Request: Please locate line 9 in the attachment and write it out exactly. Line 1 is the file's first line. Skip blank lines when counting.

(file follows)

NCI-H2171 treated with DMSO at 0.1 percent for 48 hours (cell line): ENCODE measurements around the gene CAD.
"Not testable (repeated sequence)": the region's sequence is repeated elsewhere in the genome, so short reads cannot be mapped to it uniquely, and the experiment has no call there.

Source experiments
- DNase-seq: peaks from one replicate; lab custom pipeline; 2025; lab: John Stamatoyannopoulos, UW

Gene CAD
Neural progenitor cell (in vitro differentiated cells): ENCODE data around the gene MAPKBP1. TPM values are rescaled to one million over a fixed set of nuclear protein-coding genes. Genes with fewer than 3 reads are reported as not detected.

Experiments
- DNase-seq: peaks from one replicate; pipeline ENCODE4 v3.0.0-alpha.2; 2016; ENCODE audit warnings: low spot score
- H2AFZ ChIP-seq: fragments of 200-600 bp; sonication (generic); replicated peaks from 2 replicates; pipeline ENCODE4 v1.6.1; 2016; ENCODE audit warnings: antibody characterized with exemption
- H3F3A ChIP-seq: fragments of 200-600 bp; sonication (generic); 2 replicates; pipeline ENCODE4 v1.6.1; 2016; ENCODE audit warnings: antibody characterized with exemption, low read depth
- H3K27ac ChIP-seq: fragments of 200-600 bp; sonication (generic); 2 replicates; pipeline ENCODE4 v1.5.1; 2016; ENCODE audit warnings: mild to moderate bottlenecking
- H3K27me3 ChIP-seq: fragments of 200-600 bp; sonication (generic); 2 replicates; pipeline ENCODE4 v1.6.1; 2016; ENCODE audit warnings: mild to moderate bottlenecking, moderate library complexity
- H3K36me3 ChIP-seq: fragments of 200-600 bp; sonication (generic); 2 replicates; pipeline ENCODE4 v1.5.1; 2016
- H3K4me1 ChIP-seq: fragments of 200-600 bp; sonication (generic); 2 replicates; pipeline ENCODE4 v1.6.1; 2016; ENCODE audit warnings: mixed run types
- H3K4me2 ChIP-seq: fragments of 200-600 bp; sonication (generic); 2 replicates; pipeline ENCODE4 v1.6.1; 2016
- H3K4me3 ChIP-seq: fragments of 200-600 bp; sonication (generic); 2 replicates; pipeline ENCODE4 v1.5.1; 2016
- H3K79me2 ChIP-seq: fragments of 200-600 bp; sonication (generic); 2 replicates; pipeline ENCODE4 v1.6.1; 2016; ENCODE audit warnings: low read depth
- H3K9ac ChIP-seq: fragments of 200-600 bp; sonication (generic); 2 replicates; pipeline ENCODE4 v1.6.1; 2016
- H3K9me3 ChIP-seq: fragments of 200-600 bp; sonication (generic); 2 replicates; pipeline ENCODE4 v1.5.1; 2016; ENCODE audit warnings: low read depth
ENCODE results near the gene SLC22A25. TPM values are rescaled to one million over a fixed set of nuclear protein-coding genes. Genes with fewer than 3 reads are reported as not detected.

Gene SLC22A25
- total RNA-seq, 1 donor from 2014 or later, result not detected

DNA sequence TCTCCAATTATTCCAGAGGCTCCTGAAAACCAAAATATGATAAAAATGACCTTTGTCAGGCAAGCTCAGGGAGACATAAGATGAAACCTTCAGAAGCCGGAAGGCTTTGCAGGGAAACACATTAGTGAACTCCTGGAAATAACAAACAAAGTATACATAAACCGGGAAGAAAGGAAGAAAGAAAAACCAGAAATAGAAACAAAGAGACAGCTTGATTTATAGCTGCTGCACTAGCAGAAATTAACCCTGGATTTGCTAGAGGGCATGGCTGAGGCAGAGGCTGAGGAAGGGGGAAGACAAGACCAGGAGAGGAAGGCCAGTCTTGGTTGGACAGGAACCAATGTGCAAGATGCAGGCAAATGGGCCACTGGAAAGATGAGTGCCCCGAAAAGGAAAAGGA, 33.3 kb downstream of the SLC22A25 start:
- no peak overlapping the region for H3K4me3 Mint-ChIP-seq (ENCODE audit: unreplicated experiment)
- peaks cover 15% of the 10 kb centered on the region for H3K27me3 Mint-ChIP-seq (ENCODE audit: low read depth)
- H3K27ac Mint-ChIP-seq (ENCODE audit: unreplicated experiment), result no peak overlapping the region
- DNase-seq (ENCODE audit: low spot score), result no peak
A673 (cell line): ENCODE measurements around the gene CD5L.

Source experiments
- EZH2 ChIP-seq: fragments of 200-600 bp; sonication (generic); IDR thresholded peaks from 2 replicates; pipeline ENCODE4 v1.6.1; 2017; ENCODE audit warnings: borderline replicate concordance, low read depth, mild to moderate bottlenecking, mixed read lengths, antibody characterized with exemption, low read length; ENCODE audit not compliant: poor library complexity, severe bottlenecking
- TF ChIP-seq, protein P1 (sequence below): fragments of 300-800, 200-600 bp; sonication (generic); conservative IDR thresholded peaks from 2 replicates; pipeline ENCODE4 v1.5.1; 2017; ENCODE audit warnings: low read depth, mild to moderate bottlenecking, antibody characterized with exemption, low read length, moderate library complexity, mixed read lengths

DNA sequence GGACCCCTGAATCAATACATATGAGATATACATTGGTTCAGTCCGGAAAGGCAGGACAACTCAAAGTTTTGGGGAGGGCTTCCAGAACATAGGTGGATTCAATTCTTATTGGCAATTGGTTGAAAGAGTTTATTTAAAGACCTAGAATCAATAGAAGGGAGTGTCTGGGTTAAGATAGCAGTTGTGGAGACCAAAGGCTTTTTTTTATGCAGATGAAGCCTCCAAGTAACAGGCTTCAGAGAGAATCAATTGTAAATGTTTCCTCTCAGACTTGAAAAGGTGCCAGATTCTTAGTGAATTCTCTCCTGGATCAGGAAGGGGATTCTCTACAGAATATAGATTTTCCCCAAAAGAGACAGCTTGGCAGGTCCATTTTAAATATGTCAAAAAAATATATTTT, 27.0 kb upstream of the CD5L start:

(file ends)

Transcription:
- H2AFZ ChIP-seq: fragments of 200-600 bp; sonication (generic); replicated peaks from 2 replicates; pipeline ENCODE4 v1.6.1; 2016; ENCODE audit warnings: antibody characterized with exemption